June 25, 2012



Humans vs. Zombies (2011)

Director: Brian T. Jaynes


2.5 / 5 zedheads

As if Battleship wasn't proof enough that games don't make for good movie material, here comes Humans vs. Zombies to DVD.

Loosely inspired by the game of the same name that became very popular on college campuses, Humans vs. Zombies proves to be a hard movie to digest. I know what to do with a great zombie movie, and I know how to handle a horrible zombie movie, but what do I do with a bad zombie movie with a good zombie movie locked inside it?

Dude, I got so hammered last night
In Humans vs. Zombies, an engineered zombie virus known as H1Z1 escapes the control of American government scientists. Two college students on summer vacation are infected. Returning to town, they infect their fellow classmates and eventually the entire town, turning them into fast-moving flesh-eaters. In this all-too-familiar scenario, we follow a group of students including the campus moderator for Humans vs. Zombies (Jonah Priour), his love interest (Melissa Carnell), a bitchy gamer girl (Dora Madison Burge), and their other friends who join up with a conspiracy theory-obsessed security guard (Frederic Doss) to get off campus alive and use their pop culture and video game knowledge to survive.

After a very professional and slick opening credit sequence, Humans vs. Zombies's problems begin almost immediately. The origin of the H1Z1 is muddled with poor editing and a worse script. From within a lab, we see two scientists working over computer models and taking bio-hazard containers out of freezers. These same two scientists decide to commit suicide when a fellow scientist on the other side of the glass begins smashing through the glass barrier as an alarm warns that the lab has been contaminated. Cut to a beach, where the same infected scientist stumbles across the sand intent on taking a bite out of an improbably busty blond coed who previously waded out into the surf only to come back covered in tar-like slime. What's the slime? Where did the zombie come from? Are the two connected? Even though we're given a clunky exposition dump later in the film to answer these questions, albeit unsatisfying, I'm still not sure if these questions are part of an intentional mystery or just the result of shoddy plotting.

Always serve H1Z1 freshly chilled
Aside from relentless cutaways to a descending and spinning aerial view of the campus, things get more reassuring once we get on campus and are introduced to our main cast. Surprisingly, most of the actors are pretty competent. They strike a range of talent well above high school drama but sometimes falling shy of being prime time worthy, although I suspect the script has more to do with some of the wooden deliveries. Most of the characters are likable, except for Tommi (Dora Madison Burge) a mean-spirited gamer girl who has a hate-on for jocks and Brad (Chip Joslin), the lost member of Tenacious D. Saying both characters are hard to stomach is an understatement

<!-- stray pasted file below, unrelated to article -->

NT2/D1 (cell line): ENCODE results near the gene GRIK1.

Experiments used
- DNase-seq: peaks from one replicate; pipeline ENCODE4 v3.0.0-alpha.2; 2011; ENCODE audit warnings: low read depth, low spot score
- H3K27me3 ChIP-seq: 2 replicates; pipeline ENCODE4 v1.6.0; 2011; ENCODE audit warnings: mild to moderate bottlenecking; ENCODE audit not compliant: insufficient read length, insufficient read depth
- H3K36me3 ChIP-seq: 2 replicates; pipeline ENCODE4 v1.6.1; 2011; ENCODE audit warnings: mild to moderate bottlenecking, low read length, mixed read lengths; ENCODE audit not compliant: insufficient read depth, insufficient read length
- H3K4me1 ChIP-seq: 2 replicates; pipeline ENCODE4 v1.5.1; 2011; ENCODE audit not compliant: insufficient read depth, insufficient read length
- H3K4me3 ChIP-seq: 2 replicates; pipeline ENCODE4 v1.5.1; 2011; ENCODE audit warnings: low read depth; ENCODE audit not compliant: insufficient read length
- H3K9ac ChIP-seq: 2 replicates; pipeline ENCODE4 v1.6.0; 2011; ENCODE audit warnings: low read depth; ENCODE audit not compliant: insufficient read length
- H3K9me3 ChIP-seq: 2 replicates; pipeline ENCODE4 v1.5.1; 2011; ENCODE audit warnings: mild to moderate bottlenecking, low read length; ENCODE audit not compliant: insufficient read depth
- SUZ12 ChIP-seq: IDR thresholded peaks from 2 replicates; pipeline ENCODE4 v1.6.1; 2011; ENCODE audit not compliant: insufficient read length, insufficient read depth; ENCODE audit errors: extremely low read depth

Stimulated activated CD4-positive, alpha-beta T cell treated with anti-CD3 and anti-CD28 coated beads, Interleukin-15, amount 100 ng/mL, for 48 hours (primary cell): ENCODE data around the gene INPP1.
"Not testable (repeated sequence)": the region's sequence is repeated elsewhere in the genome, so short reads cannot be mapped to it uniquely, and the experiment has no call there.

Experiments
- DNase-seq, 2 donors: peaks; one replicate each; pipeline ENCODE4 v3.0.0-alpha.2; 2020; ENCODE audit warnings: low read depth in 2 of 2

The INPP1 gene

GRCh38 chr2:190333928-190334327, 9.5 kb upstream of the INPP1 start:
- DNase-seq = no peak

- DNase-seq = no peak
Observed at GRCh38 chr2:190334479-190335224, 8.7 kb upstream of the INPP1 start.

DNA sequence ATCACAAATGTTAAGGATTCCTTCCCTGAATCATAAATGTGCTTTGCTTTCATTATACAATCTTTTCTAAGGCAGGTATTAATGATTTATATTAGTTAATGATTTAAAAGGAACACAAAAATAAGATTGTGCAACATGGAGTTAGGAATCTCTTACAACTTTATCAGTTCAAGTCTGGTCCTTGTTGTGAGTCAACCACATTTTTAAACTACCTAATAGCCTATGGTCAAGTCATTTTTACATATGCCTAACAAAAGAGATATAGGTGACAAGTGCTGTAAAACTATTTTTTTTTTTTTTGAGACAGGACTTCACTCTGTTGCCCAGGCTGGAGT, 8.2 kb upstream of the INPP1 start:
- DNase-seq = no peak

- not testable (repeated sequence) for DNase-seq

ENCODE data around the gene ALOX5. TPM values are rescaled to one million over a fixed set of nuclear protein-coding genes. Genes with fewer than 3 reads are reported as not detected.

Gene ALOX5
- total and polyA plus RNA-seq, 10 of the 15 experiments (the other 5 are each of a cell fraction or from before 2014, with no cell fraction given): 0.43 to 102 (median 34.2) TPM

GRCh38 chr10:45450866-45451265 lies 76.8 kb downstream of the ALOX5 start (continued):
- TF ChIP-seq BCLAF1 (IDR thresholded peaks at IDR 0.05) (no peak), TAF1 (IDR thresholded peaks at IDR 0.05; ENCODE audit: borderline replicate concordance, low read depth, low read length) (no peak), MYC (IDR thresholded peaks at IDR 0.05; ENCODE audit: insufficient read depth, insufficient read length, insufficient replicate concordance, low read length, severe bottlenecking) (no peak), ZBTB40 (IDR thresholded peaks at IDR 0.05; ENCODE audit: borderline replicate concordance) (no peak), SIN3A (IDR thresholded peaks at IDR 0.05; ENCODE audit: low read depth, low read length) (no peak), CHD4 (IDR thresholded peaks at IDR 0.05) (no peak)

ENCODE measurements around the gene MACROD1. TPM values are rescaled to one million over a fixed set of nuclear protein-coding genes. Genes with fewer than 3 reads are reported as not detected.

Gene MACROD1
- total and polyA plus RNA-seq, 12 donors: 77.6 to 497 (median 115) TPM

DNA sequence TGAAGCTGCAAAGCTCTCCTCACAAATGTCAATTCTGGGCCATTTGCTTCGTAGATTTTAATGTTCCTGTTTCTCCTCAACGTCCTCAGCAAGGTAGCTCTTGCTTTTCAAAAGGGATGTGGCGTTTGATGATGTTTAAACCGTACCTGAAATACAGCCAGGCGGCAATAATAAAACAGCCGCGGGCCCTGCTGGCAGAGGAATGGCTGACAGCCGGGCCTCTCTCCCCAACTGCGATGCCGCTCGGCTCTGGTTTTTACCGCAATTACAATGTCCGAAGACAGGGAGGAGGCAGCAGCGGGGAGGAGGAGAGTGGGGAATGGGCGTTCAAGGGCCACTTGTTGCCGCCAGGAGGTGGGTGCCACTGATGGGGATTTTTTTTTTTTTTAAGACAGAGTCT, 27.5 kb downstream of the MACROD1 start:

Yo, Brad! Jack Black called. He wants his EVERYTHING back
Even in the world-building, Humans vs. Zombies is a mess. In our world -- the one that we call reality -- zombies do not exist, no matter how much people like to joke about them when some poor drugged-up kid eats a homeless guy's face. In the world of Humans vs. Zombies, however, the talking head on the news and the snippets of radio broadcast we hear throughout the movie talk openly about a "zombie virus" that is on the loose. Oddly, none of the characters seem to notice or even care. If this is attempt at satire, there's nothing else in the film to back it up. Meanwhile, our nerdy hero Danny is a zombie fan who consumes zombie survival guides and the like. He's more willing to accept the existence of zombies, and his pop-culture knowledge helps them survive, but even he seems to take NO NOTICE OF THE NEWS WARNING ABOUT A ZOMBIE VIRUS. I think that the news and radio footage must have been added to the film well after the script was written and the main actors finished shooting, so the character never could respond to what they were hearing because it wasn't on set or in the script. I mean, if this isn't a case of a logic problem caused by last-minute ADR, then there's a severe flaw in this movie at the script level.

Freaks and Geeks
And so it goes for much of Humans vs. Zombies: potentially good ideas are wasted, formulaic elements fail to satisfy, and the occasionally interesting character element or plot turn rises above the general confusion and messiness of the script and editing. Even the zombie aspect of Humans vs. Zombies seems undercooked. Generally, I don't like movies in which "the zed word" gets thrown around by the characters as if zombies are a real thing that everyone understands and expects them to operate according to horror movie and video game logic, but since the characters are all college students steeped in video games and zombie popular culture (not to mention a war-vet obsessed with pop culture-inspired conspiracy theories), their hair-trigger use of the word "zombie" kind of makes sense within the context of their survivor circle. On the flip side, the zombies themselves are generic fast-moving zombies with bloody eyes cribbed from the 28 Days Later franchise, and there's nothing original or exciting about them.

The most pro-active campus security ever
I'll be honest: by the end of Humans vs. Zombies, my attention began to drift and I was more preoccupied with Twitter than I was with the movie in front of me. A classic example of a good concept fumbled over the net, Humans vs. Zombies is a played-out and tired attempt to spin a zombie movie off of a novelty live action role playing game once popular with college kids.